University Of Tasmania

File(s) under permanent embargo

The relationship between consumer-brand identification and brand extension

journal contribution
posted on 2023-05-21, 09:40 authored by Shokri, M, Ali Alavi
The present research aims at examining the role of consumer-brand identification (CBI) in attitude toward brand extension regarding the congruency between the values of consumers and brands. In this way, the benefits of CBI to consumers and brand managers are outlined. This research has been conducted through designing a survey and collecting data through a questionnaire. For data mining and investigating the model, the SEM approach is implemented. According to the findings, high levels of CBI lead to positive attitudes toward the brand extension, and that value congruity positively impacts this relationship. The results outline that CBI impacts fit and tie in separate ways, so that CBI effect on fit is more substantial. Furthermore, according to the results, in comparison to the role of tie, the role of fit is more significant in predicting attitudes toward brand extension. The sample from university students is appropriate for testing theory, but limits generalizing the results of the research. In addition, this research has studied one product category and is limited in this perspective. The findings have remarkable recommendations for implementing brand extension as they emphasize the role of perceived fit. Moreover, by reexamining CBI in a less known market, the research has outlined its positive outcomes for firms. This research has used perceived tie in a brand extension context and, similar to perceived fit, has implemented it as another factor to predict attitude toward brand extension. In addition, this research is unique, as it has investigated CBI in a new context.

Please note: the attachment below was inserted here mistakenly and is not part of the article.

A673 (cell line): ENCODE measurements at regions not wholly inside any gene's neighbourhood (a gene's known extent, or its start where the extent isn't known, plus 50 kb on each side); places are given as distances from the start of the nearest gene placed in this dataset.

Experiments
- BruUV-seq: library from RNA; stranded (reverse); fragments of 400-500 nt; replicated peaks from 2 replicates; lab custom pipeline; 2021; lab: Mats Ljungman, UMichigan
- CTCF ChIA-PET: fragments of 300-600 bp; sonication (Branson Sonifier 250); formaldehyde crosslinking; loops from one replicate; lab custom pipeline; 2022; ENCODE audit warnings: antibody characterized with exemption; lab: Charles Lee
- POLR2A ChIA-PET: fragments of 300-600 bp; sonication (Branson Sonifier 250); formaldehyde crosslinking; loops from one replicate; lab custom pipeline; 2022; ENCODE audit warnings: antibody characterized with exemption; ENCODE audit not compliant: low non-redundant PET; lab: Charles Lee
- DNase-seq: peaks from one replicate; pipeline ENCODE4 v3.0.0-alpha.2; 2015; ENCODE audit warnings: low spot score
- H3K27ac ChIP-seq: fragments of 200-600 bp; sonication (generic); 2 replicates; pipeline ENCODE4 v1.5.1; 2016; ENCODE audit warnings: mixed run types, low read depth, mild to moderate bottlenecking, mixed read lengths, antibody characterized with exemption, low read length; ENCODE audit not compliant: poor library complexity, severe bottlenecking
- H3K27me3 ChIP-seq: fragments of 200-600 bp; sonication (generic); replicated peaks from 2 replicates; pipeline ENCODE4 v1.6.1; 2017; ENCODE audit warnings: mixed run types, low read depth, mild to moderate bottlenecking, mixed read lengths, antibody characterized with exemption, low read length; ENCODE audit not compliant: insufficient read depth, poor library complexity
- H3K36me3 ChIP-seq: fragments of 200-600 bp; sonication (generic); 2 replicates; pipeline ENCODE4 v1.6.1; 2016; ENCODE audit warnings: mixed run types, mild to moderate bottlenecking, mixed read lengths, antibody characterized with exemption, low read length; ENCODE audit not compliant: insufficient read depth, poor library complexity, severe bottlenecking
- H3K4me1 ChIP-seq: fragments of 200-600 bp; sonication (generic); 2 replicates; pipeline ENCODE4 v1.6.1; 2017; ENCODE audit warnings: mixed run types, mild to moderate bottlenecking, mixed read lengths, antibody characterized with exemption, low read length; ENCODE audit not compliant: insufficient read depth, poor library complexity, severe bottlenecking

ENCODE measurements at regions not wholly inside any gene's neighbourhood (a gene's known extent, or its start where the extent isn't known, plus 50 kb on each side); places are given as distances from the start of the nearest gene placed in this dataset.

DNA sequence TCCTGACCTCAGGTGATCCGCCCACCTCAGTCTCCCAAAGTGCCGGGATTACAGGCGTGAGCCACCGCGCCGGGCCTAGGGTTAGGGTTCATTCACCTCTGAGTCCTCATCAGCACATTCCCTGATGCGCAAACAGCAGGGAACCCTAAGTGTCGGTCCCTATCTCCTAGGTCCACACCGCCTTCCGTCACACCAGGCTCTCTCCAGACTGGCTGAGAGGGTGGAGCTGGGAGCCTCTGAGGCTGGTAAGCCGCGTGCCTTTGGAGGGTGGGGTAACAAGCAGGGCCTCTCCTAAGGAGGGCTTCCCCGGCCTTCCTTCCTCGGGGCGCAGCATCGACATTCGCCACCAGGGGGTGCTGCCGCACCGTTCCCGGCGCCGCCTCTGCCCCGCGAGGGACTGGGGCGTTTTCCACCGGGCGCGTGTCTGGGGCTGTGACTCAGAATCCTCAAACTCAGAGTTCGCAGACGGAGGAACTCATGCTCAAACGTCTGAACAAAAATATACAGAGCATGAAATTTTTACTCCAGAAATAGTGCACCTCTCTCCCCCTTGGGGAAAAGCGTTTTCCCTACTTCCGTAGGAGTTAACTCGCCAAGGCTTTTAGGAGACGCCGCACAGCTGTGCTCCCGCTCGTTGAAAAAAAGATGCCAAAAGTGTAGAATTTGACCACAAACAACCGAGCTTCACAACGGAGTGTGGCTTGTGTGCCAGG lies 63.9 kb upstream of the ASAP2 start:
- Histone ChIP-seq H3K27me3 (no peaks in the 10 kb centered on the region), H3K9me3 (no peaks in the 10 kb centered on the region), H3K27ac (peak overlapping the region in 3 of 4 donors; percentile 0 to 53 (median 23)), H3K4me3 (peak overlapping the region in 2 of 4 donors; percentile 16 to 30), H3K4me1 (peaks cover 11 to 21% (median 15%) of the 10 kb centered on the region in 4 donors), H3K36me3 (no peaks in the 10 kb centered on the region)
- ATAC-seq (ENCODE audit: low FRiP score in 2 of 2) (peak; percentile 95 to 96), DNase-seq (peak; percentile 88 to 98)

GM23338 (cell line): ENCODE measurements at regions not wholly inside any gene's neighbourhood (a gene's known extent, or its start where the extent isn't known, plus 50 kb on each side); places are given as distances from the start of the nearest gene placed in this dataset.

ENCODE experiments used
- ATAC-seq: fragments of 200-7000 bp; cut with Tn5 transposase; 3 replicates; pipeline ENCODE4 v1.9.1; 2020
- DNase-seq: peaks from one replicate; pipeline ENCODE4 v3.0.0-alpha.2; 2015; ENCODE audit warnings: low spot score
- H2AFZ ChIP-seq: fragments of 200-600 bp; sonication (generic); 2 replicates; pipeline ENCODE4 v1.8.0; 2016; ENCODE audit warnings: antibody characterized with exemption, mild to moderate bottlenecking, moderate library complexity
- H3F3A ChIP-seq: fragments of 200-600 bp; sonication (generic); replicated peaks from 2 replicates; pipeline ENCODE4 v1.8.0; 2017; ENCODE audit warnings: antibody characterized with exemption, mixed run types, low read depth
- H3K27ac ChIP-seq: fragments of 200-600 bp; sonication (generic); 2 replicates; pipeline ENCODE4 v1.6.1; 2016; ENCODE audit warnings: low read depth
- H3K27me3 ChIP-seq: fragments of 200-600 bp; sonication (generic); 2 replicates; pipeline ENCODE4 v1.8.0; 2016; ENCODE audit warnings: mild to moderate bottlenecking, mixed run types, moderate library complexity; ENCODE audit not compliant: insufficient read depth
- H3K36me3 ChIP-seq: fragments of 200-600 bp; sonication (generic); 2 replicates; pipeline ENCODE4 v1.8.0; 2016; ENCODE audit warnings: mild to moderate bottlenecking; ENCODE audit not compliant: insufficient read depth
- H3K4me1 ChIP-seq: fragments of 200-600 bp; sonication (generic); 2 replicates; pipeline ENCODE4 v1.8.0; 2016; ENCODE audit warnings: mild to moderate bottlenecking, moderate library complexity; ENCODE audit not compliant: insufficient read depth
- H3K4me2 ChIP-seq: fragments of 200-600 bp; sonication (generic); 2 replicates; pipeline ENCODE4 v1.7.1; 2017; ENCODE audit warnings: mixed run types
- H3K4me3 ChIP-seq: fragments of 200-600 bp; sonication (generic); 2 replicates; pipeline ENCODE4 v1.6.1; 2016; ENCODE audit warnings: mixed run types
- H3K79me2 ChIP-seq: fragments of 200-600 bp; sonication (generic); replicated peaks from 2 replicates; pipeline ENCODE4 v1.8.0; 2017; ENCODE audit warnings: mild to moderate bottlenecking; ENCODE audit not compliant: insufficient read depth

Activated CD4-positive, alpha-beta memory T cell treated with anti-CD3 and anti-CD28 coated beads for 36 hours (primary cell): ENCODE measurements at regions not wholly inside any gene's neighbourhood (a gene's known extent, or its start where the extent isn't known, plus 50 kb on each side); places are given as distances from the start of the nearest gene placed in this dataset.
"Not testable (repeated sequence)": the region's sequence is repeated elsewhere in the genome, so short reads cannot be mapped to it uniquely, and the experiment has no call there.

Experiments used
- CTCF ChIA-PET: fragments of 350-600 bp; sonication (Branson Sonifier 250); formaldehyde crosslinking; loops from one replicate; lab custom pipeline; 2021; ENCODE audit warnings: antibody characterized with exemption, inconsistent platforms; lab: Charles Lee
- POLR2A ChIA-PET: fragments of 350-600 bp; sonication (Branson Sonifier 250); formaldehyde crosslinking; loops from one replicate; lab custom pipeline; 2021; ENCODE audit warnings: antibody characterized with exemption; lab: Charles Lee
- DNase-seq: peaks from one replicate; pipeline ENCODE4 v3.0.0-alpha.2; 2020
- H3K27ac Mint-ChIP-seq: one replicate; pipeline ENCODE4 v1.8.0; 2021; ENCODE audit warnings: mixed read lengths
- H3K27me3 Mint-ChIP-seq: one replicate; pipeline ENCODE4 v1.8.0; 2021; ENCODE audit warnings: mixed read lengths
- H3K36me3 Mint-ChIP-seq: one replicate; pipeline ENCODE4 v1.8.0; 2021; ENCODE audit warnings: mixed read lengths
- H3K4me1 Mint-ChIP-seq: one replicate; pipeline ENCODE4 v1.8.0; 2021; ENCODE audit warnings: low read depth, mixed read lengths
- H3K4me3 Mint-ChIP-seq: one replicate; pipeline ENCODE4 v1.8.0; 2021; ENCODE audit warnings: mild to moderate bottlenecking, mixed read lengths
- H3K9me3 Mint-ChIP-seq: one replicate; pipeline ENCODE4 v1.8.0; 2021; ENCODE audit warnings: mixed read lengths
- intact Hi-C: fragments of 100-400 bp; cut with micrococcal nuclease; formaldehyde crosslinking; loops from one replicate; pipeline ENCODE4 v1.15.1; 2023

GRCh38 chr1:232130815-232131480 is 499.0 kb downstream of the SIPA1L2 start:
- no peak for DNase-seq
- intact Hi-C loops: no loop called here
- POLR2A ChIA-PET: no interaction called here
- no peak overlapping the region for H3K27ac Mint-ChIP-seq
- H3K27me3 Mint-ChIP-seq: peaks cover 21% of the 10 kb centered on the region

Publication title

Journal of Relationship Marketing: Innovations and Enhancements for Customer Service, Relations and Satisfaction








University Services



Place of publication

United States

Rights statement

Copyright 2019 Taylor & Francis Group, LLC

Repository Status

  • Restricted

Socio-economic Objectives

Management of gaseous waste from commercial services and tourism (excl. greenhouse gases)

Usage metrics

    University Of Tasmania